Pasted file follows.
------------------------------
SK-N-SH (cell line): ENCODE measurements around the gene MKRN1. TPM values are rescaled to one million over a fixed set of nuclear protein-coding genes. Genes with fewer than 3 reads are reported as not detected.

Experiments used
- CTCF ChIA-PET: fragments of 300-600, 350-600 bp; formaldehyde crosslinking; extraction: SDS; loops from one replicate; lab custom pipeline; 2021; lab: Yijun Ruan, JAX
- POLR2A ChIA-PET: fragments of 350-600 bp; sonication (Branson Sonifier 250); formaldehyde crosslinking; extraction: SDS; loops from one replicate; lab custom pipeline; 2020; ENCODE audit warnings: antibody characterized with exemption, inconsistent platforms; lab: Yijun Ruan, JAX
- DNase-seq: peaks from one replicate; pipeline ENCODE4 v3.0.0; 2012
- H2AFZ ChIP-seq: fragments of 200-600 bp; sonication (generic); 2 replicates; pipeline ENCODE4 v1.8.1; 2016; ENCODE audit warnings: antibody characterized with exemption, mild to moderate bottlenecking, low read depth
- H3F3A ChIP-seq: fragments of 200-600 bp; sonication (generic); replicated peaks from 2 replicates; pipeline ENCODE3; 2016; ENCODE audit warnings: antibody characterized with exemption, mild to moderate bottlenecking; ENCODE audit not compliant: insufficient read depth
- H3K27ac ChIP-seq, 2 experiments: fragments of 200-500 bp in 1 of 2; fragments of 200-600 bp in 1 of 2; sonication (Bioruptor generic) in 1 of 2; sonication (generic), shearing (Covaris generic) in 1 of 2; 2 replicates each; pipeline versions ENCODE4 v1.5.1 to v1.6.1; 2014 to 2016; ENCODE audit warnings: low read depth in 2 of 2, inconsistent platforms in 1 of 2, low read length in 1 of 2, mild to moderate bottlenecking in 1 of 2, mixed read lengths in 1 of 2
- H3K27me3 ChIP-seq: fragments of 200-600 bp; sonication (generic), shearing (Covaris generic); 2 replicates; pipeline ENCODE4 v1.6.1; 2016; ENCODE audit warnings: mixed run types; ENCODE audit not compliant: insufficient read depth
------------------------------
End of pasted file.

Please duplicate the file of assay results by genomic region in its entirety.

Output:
SK-N-SH (cell line): ENCODE measurements around the gene MKRN1. TPM values are rescaled to one million over a fixed set of nuclear protein-coding genes. Genes with fewer than 3 reads are reported as not detected.

Experiments used
- CTCF ChIA-PET: fragments of 300-600, 350-600 bp; formaldehyde crosslinking; extraction: SDS; loops from one replicate; lab custom pipeline; 2021; lab: Yijun Ruan, JAX
- POLR2A ChIA-PET: fragments of 350-600 bp; sonication (Branson Sonifier 250); formaldehyde crosslinking; extraction: SDS; loops from one replicate; lab custom pipeline; 2020; ENCODE audit warnings: antibody characterized with exemption, inconsistent platforms; lab: Yijun Ruan, JAX
- DNase-seq: peaks from one replicate; pipeline ENCODE4 v3.0.0; 2012
- H2AFZ ChIP-seq: fragments of 200-600 bp; sonication (generic); 2 replicates; pipeline ENCODE4 v1.8.1; 2016; ENCODE audit warnings: antibody characterized with exemption, mild to moderate bottlenecking, low read depth
- H3F3A ChIP-seq: fragments of 200-600 bp; sonication (generic); replicated peaks from 2 replicates; pipeline ENCODE3; 2016; ENCODE audit warnings: antibody characterized with exemption, mild to moderate bottlenecking; ENCODE audit not compliant: insufficient read depth
- H3K27ac ChIP-seq, 2 experiments: fragments of 200-500 bp in 1 of 2; fragments of 200-600 bp in 1 of 2; sonication (Bioruptor generic) in 1 of 2; sonication (generic), shearing (Covaris generic) in 1 of 2; 2 replicates each; pipeline versions ENCODE4 v1.5.1 to v1.6.1; 2014 to 2016; ENCODE audit warnings: low read depth in 2 of 2, inconsistent platforms in 1 of 2, low read length in 1 of 2, mild to moderate bottlenecking in 1 of 2, mixed read lengths in 1 of 2
- H3K27me3 ChIP-seq: fragments of 200-600 bp; sonication (generic), shearing (Covaris generic); 2 replicates; pipeline ENCODE4 v1.6.1; 2016; ENCODE audit warnings: mixed run types; ENCODE audit not compliant: insufficient read depth